September 20, 2010
Although I set up this blog in January 2010, I didn’t start writing with dedication until March. Since then, this website has taken on a life of its own and expanded more than I ever expected.
Originally the “suite” part of the name meant that I intended to write mostly about honey bees, but also about native bees. As it turns out, I’m writing more and more about other pollinators as well. This is partly a result of questions that readers have asked and partly because of all the different pollinators I have observed while I was out looking for bees.
Thirdly, there is the simple fact that the issues affecting bee pollinators—such as habitat fragmentation, pesticide use, urbanization, monoculture farming, invasive species, climate change, and deforestation—affect all pollinators. It becomes impossible to separate one group from another.
A certain amount of dissention exists among environmentalists about whether honey bees should even be included in the conservation discussion. Honey bees are not, after all, native to the Americas. But I would argue that although honey bees are not native here, neither are most of the farm crops that we want them to pollinate. Neither are most of the ornamental plants we cherish. Neither are most of the roadside weeds. Neither are most of us.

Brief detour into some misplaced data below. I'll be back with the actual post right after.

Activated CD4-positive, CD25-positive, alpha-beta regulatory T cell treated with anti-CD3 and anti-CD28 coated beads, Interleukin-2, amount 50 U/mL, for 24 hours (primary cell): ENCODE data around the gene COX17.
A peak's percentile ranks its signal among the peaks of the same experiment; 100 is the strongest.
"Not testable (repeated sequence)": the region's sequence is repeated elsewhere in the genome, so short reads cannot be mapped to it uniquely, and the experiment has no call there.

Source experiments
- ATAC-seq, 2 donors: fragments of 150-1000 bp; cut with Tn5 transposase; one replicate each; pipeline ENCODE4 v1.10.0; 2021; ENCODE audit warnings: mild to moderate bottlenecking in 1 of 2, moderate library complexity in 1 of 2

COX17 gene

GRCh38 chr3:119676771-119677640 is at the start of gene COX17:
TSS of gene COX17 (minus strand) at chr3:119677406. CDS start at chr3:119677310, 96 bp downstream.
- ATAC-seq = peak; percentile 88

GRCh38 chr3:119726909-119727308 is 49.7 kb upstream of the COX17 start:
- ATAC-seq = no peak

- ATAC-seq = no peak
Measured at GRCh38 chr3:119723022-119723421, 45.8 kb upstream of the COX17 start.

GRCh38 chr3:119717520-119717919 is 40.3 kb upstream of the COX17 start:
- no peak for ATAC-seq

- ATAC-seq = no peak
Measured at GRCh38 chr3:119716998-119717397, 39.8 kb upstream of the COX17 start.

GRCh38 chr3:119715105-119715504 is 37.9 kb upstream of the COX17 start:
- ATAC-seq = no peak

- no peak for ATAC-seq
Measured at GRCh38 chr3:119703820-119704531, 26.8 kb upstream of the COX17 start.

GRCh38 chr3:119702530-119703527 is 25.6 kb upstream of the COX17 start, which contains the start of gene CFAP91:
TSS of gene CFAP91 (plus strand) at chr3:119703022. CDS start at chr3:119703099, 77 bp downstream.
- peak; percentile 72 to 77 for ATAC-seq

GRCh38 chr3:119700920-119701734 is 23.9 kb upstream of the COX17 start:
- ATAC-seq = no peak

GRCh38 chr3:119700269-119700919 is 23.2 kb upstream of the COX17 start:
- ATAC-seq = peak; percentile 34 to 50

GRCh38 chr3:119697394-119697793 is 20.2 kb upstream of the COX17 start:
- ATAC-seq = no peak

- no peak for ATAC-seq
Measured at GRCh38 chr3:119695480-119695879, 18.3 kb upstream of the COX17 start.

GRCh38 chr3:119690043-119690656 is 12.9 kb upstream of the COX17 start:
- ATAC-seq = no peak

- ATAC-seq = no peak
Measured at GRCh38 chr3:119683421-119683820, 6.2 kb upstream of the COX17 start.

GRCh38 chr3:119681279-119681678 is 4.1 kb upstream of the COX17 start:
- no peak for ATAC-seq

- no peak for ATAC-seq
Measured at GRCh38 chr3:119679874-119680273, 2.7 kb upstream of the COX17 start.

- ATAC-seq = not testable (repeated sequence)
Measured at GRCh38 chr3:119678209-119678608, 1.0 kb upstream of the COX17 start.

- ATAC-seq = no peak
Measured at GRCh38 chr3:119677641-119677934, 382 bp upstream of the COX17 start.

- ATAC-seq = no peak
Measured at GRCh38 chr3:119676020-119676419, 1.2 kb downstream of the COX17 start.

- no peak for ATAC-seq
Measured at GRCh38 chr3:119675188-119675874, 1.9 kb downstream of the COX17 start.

In my way of thinking about the environment, we need to make change. But we have to begin from where we are—not from where we should have been. It turns out that honey bees are fairly good indicators of environmental health, and they are a lot easier to study than most of the native species. We can learn a lot from honey bees and apply that knowledge to other areas of biological conservation.
This website is doing what I hoped it would do. I’ve had tens of thousands of page views. I’ve had requests to re-use both articles and photographs. I’ve had many questions and comments. All of this means that the world is full of folks who want to do the best for the honey bees, the native bees, and the wild pollinators. It means people care. It means that we truly want a better world for our pollinators—and if we can achieve that, it will ultimately be a better world for us.
Thank you, readers, for the first six months. Let’s see if we can do it again.